Emphasis on creating land banks

Under different names, the Indian government brought policies to create land inventories. In 2013, The Right to Fair Compensation and Transparency in Land Acquisition, Rehabilitation and Resettlement Act (also known as LARR, 2013) proposed the creation of land banks and said that if a land acquired for development purposes was not utilised for more than five years, it was to be returned to the landowner or title holder. However, seldom is the land returned to the landowners, who are Adivasi and forest community members, Shukla says.

In 2022, through the Forest Conservation Rules, the government again emphasised on the creation of land banks--this time for compensatory afforestation. The rules diminished powers of the Gram Sabha, even though an earlier Act, the Forest Rights Act, 2006 recognises that Gram Sabhas need to approve the usage of forest land that they may be using. Here the assumption is that the government already has a land and that all the land in it has already been reconciled, said Arpitha Kodiveri, Assistant Professor of Political Science at Vassar College, who has previously studied environmental law.

The latest attempt is the Green Credit programme, whose second objective says: “Registration of land on the web portal to build a land bank which can be offered for plantation activities. This land inventory will be available to individuals/entities for voluntary plantation, plantation under CSR and for plantation under Accredited Compensatory Afforestation.”

In states like Jharkhand, land banks have been created as part of a push for industries.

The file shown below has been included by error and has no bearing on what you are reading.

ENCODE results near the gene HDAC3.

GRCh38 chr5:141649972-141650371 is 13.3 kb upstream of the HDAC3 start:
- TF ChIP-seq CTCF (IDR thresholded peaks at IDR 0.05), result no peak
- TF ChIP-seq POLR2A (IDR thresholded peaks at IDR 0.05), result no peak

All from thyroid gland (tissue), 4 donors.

“Land banks and compensatory afforestation have both been undertaken on community and common lands. For instance, in Hasdeo, for the forest land diversion for Parsa coal block, common lands in Surajpur zilla (district) will be used for compensatory afforestation. People are already using these lands,” says Shukla.

IndiaSpend wrote to the Ministry of Environment to ask if afforestation has indeed taken place on tribal lands. We will update this story when we receive a response.

Climate harm in the name of climate action?

The United Nations on its website calls greenwashing a significant obstacle to tackling climate change. “By misleading the public to believe that a company or other entity is doing more to protect the environment than it is, greenwashing promotes false solutions to the climate crisis that distract from and delay concrete and credible action.”

The definition enlisted various situations in which greenwashing may take place, including claims of being on track to reduce a company’s polluting emissions to net zero without a credible plan, being purposely vague or non-specific about a company’s operations or materials used, and applying misleading labels such as “green”.

Around the time India said it met two of its INDC goals ahead of time, it was also enacting laws that weakened protection. “Despite consistent struggles from forest-based communities, laws brought in the recent past have only led to the weakening of the environmental and climate protection regime and the hard won rights of communities,” Shukla says.